Category Archives: Thoughts On Life

Let Peace Prevail

I found something wonderful that I decided I wanted to be a part of. In my internet perusing’s this morning, I found a site called Blog4Peace on a friend’s Facebook page. https://www.facebook.com/Cat-Chat-With-Caren-Cody-208923585790514/ If you like dogs and cats, you’ll enjoy her page.

The new website I found is at this link. https://mimiwrites.blogspot.com/2022/03/blog4peace-ukraine-dona-nobis-pacem.html. It’s a website called Blog4Peace. Who doesn’t want to be a part of that? Right now, the page is promoting Blog4Peace4Ukraine. Or, if you don’t blog, make a Facebook post for peace for Ukraine. A worthy goal. Who can be against peace?

Even many of those aggressors who are being told to fight, I hope want peace. We are all human beings (or as my daughter said when she was little, “I’m a human bean!”) This war on Ukraine has brought most of the rest of the world together like nothing I have ever experienced in my lifetime, and my lifetime is more notable than it used to be. I will be 60 years old at the end of this year! The reasons for this war don’t seem very justified to the rest of the world, so we imagine how we would feel if it were us in the shoes of the Ukrainian people. Our visual connections via television, streaming, and many public medias immerse us in the suffering of the Ukrainians, and we are a part of it every day. We can turn it off and take a break, they cannot. They have no choice. They are living it every day. And so much of the world feels united by their desire for peace.

My husband made this replica of the Ukrainian flag in his workshop and planted it proudly in our front yard. All who pass can see our support for Ukraine. I encourage any of you who feel so called to do the same. A piece of paper with blue and gold colored on it will suffice. A plastic sunflower in your yard or window will also serve the purpose as the sunflower is also a Ukrainian symbol.

As you blog for peace, post for peace, share a symbol for peace, or have thoughts of peace, don’t forget to send up a prayer for peace. Be a Peace Warrior. Today, I sign off with my frequent wishes for my readers, which today I extend to the world, “Peace Be With You”.

When I Was Young, I Wanted to Be…

Dad, mom, and me on a trip to Montana.

What did you dream of being when you were a kid? I mostly dreamed of…well, just being a kid. I didn’t look much beyond what outfit to put on my Barbie next or what horse book I would read. Unless it was to remember what time the next episode of Tarzan the cartoon or Mary Tyler Moore was on.

I fell off a bike and broke my arm the summer after third grade. This resulted in the neighbor lady from two doors down getting me a book about being a nurse. I pondered what it would be like to be a nurse but that’s as far as it went. I was too busy being a kid to spend time on such ideas.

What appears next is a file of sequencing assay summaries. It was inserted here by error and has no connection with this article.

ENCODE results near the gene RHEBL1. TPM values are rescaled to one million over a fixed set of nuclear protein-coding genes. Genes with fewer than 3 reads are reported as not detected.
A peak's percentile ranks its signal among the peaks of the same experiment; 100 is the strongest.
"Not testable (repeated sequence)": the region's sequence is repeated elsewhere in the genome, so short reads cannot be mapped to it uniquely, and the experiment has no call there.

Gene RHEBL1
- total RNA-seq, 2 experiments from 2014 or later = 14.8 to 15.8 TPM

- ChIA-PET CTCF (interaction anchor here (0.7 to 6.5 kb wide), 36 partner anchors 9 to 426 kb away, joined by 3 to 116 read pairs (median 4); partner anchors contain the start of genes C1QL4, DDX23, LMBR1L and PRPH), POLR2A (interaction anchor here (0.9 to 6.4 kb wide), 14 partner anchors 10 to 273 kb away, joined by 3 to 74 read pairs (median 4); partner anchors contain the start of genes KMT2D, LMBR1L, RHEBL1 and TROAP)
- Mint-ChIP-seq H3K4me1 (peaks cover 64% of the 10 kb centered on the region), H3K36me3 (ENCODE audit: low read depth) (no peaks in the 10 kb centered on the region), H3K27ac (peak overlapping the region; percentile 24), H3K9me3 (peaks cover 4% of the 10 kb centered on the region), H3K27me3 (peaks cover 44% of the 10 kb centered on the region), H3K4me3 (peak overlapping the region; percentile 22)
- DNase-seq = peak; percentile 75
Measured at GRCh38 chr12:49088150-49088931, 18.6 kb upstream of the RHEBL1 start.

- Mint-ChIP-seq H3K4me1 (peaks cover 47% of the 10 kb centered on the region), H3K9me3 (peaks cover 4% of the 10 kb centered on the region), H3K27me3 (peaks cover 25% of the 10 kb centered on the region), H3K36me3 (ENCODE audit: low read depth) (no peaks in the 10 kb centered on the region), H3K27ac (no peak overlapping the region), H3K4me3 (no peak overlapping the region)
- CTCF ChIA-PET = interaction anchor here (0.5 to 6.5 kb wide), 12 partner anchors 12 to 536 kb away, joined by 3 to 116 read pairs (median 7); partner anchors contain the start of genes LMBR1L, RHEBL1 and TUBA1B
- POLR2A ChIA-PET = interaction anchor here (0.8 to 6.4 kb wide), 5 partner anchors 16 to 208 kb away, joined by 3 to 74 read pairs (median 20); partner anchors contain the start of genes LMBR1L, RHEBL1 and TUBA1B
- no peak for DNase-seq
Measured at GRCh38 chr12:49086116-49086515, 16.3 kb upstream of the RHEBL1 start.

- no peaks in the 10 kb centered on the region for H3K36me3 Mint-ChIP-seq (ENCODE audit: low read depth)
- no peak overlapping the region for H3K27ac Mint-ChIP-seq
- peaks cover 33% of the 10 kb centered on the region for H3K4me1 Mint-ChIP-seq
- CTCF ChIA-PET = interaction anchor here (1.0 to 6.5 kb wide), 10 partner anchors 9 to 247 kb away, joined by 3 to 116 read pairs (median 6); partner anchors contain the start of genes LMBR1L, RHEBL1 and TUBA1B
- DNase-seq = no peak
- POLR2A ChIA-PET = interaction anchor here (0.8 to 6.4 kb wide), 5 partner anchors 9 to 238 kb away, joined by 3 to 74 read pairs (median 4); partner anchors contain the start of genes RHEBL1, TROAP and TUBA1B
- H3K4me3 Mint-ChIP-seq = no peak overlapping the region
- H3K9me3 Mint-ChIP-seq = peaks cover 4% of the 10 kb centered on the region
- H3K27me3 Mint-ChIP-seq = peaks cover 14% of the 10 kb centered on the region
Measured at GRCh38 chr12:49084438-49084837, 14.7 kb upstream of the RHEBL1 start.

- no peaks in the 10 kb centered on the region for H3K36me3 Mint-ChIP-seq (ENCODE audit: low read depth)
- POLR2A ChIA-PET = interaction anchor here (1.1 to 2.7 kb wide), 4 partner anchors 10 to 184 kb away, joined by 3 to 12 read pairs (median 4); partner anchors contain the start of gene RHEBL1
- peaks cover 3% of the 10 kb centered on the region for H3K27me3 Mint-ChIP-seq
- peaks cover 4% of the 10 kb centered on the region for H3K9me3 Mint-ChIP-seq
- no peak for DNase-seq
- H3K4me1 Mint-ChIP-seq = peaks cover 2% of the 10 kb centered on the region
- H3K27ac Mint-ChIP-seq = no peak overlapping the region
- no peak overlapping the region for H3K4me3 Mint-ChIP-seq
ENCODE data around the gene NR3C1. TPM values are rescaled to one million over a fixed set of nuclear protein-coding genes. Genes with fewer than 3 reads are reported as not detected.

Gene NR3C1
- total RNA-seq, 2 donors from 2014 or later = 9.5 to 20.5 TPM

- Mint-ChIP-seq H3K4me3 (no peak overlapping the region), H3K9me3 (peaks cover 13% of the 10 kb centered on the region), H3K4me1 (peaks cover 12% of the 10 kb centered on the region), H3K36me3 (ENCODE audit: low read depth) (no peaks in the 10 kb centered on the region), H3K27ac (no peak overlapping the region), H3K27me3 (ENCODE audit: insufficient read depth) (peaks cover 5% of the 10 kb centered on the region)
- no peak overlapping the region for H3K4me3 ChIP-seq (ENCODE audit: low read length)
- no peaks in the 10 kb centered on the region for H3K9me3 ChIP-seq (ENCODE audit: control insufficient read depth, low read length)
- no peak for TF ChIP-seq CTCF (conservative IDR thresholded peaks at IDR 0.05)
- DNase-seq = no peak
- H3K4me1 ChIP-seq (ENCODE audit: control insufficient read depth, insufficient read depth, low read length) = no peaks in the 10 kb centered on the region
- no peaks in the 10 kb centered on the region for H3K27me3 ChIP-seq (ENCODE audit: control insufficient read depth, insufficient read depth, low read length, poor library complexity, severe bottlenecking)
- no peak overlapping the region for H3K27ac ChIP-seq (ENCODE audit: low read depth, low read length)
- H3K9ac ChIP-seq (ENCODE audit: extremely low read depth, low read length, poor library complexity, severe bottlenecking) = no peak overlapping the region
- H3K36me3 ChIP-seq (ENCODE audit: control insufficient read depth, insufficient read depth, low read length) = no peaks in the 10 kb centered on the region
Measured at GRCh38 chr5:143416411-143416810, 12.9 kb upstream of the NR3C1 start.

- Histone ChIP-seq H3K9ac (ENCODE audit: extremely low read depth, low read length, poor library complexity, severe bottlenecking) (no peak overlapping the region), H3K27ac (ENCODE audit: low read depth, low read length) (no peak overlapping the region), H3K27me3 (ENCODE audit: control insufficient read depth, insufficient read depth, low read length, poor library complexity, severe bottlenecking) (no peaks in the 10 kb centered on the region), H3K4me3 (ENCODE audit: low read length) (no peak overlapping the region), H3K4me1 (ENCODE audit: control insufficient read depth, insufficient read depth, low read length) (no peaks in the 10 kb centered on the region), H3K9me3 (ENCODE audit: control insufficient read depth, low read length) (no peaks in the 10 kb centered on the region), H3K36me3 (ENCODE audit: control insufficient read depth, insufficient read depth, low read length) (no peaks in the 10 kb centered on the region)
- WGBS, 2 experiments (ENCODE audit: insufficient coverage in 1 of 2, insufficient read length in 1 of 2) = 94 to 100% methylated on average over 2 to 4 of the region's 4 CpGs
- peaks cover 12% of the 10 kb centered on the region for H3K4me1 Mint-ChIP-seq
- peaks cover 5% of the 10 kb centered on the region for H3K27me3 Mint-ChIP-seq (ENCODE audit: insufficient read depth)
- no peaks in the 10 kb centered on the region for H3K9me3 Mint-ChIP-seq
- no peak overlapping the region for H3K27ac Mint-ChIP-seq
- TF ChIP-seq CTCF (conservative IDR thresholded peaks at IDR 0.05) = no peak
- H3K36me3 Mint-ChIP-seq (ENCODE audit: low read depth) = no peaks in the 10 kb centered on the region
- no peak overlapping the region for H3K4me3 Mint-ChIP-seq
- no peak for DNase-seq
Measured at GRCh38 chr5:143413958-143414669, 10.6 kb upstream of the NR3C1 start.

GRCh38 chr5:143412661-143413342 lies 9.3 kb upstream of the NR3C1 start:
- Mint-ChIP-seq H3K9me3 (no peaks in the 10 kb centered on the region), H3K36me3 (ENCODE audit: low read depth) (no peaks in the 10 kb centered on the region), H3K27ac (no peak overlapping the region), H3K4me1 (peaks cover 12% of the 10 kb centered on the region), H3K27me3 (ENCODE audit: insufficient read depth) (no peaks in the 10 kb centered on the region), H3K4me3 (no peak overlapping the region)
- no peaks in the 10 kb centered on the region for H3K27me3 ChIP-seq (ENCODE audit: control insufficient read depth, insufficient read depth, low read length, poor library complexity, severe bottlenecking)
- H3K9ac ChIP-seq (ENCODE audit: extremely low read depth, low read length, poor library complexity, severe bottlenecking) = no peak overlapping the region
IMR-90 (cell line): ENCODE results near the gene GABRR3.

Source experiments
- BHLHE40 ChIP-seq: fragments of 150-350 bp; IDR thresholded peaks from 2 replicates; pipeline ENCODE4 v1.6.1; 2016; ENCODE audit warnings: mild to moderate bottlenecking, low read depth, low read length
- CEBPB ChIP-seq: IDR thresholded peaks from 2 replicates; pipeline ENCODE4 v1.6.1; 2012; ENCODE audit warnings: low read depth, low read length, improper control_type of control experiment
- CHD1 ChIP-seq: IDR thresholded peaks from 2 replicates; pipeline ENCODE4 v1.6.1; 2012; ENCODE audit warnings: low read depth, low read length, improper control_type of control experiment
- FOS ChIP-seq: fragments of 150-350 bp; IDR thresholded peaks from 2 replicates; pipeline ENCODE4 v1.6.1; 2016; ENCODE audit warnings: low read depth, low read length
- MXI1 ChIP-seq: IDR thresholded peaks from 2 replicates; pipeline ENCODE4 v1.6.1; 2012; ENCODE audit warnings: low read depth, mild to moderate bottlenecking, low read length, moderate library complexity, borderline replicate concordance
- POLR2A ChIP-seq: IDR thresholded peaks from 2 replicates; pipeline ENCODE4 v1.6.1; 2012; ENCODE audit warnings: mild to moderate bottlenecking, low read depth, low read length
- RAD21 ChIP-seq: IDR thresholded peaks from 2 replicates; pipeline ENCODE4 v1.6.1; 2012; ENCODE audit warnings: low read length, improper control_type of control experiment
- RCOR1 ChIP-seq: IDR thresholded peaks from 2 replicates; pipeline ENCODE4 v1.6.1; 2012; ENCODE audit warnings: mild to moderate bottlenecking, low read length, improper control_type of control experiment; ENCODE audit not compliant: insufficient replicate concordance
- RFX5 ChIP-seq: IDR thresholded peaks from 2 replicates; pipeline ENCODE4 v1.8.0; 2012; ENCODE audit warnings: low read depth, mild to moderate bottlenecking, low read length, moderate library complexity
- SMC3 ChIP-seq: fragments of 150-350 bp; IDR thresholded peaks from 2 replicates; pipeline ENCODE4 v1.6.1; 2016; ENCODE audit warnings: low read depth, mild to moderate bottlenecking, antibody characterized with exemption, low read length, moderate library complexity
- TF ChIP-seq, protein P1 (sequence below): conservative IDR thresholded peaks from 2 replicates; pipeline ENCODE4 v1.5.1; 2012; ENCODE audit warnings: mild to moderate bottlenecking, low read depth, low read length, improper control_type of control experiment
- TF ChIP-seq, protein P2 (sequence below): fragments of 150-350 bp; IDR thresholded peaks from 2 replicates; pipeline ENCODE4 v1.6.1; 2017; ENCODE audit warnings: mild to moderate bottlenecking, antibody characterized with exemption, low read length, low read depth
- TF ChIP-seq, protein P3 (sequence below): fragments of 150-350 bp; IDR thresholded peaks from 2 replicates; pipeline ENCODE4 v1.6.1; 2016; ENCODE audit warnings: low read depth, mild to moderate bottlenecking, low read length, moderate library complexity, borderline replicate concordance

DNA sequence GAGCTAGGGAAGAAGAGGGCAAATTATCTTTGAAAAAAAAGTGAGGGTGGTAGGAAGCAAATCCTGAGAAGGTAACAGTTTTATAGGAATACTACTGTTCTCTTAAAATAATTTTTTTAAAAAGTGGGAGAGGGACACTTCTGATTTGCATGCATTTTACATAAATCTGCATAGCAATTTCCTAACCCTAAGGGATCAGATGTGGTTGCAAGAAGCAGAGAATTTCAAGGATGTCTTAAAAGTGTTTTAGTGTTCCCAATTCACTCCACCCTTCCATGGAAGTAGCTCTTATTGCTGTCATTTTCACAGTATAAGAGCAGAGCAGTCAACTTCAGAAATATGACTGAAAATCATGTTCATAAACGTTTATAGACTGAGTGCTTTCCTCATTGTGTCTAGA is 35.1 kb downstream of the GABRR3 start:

I fell into my first jobs. I babysat the two youngest kids that lived next door, Marc and Janelle. That was fun because although they were quite a bit younger than me, I enjoyed playing with them sometimes anyway. I just stayed up later than them and was old enough to call for help if it was ever needed. I’m sure the fact that my mom was always next door was a big factor.

My second job was from the same neighbors. Their three boys each had a paper route. They were also in a variety of sports-basketball, wrestling, football, baseball. Our town’s newspaper was published as an evening edition, so the stacks of papers were dropped off for delivery in the afternoon. This interfered with the sports which were all after school. So, I started delivering the papers for whichever boy was currently enrolled in a sport. When their entire family went on vacation, which luckily was only once a year in the summer, I would deliver all three paper routes. This covered most of our small town. With the boys being in that many sports, I was delivering at least one route a good portion of the year. I remember one or two days during the winter of The Blizzard of 1978 when their mom took pity on me and took me around in her car to deliver the papers.

When it was time to sign up for college, I felt the need to pick an actual career so I would know what to study. I don’t think it came as a surprise to anyone that I decided I wanted to be a veterinarian. Vying for second place were forest ranger and zookeeper. But being a vet stood way out in front.

My last job before I started my professional career was at a pet store. I worked at Pet Kingdom during a college summer and over breaks. I loved that job! It was a small store so only one person worked each shift and I got to do everything. Dusting and rotating stock wasn’t so great, but dealing with the fish, small animals, and birds was right up my alley. We also sold puppies and kittens, but most of them were given to the store by local people who had accidental litters and needed to find homes for them. One of the perks of the job, at least in my mind, was that I could come to work early and walk the puppies.